New system will now let blind players enjoy popular racing video games

Scientists have developed a new audio based system that makes existing racing video games accessible to visually impaired people, allowing them to get the same experience as sighted players. The audio-based interface, which a player can listen to using a standard pair of headphones, can be integrated by developers into almost any racing video game, making a popular genre of games equally accessible to people who are blind.

“The racing auditory display (RAD) is the first system to make it possible for people who are blind to play a ‘real’ 3D racing game – with full 3D graphics, realistic vehicle physics, complex racetracks, and a standard PlayStation 4 controller,” said Brian A Smith, a PhD candidate at Columbia University in the US. “It’s not a dumbed-down version of a racing game tailored specifically to people who are blind,” said Smith.

While there are a number of games on the market suitable for the blind, many are loaded with competing sources of information that players must sift through, slowing down the fun of playing the game.Others are versions of popular games so simplified that a blind gamer does nothing more than follow orders.

There has been a fundamental tradeoff between preserving a game’s full complexity and its pace when making it blind-accessible. “Our challenge was to give visually impaired players enough information about the game so that they could have the same sense of control and thrill that sighted players have, but not so much information that they would get overwhelmed by audio overload or bogged down in just figuring out how to interpret the sounds,” Smith said.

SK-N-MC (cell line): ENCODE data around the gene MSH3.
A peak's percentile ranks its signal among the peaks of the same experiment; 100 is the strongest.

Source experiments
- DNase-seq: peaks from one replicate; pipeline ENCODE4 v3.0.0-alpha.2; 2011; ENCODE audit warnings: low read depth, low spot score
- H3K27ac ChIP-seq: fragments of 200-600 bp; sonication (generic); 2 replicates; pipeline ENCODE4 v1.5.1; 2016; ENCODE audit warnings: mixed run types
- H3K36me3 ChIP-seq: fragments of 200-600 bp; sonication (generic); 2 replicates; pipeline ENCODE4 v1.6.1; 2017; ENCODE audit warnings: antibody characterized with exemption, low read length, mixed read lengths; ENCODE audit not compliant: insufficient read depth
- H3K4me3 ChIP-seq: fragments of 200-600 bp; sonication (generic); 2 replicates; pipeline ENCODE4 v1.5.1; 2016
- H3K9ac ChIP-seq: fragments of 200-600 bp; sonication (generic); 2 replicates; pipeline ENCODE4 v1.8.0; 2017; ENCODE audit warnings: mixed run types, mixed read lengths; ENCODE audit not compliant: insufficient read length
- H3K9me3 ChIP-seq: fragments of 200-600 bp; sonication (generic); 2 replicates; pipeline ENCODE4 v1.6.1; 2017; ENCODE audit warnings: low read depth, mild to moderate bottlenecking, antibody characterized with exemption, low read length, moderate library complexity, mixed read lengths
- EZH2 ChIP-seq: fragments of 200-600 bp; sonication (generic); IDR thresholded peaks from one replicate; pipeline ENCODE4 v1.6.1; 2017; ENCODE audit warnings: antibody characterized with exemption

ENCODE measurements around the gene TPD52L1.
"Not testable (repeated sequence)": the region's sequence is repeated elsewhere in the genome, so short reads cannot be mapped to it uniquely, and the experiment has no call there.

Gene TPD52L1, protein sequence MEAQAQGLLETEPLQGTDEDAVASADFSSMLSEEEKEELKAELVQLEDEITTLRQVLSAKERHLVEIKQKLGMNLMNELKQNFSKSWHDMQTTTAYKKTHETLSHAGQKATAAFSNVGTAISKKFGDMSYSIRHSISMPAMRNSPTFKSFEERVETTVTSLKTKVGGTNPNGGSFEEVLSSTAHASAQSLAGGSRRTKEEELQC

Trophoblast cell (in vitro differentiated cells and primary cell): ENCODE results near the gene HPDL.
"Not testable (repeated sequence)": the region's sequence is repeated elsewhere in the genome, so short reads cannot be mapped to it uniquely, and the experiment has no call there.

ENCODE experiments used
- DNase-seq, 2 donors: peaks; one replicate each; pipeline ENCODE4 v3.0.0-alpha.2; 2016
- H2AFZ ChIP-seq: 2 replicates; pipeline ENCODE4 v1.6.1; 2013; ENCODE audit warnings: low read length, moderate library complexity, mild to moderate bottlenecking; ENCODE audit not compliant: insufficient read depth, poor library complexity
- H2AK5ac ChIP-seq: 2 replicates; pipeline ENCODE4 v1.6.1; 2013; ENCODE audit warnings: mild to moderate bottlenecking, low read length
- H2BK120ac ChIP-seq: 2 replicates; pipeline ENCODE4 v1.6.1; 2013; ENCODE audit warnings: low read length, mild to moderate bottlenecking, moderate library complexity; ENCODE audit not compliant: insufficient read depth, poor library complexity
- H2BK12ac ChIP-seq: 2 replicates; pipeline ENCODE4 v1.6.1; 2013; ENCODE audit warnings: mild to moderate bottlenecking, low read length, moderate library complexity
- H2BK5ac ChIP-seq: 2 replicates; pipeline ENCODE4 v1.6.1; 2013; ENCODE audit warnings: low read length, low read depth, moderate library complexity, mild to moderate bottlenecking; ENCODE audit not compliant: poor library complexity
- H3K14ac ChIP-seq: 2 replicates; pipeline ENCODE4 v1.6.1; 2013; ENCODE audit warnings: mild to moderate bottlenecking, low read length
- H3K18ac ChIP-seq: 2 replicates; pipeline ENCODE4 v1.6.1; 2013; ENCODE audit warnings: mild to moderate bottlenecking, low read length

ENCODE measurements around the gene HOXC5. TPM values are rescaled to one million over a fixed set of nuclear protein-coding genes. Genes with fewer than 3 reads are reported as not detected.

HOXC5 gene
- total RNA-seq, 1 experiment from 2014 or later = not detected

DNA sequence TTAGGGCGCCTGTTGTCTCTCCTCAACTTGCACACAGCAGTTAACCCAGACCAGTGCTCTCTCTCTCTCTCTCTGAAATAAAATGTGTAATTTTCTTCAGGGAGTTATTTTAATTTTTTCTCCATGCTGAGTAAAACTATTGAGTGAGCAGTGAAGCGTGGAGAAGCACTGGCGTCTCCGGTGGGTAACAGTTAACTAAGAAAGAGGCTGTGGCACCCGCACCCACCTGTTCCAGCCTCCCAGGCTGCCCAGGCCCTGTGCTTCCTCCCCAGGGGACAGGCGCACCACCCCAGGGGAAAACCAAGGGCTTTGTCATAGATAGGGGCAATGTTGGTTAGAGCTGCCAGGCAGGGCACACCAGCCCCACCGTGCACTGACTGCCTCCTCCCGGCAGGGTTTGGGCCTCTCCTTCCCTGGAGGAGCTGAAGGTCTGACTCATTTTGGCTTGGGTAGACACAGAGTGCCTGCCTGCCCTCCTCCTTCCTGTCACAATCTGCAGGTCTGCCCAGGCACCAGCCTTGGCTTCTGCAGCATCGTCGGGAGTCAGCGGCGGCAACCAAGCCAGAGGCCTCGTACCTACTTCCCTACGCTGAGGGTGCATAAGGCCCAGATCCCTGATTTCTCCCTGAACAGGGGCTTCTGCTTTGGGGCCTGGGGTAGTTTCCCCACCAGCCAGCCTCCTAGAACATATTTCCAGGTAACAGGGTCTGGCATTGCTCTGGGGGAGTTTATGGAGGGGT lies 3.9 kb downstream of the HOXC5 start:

The RAD comprises two novel sonification techniques: a sound slider for understanding a car’s speed and trajectory on a racetrack, and a turn indicator system for alerting players about upcoming turns well in advance of the actual turns. These approaches enable players to understand aspects about the race and perform a wide variety of actions in a way that is not possible in current blind-accessible racing games.

The aim was to design an interface that would give players enough relevant information to form a plan of action. The RAD’s sound slider and turn indicator system work together to help players know the car’s current speed; align the car with the track’s heading; learn the track’s layout; profile the direction, sharpness, timing, and length of upcoming turns; cut corners; choose an early or late apex; position the car for optimal turning paths; and know when to brake to complete a turn.

Smith designed the RAD and then built a prototype car racing game in Unity, the most popular game engines in the world, and integrated the RAD into that prototype. He ran two studies with 15 participants he recruited through the Brooklyn-based Helen Keller Services for the Blind and volunteers at Columbia. The players preferred the RAD’s interface over that of Mach 1, a popular blind-accessible racing game.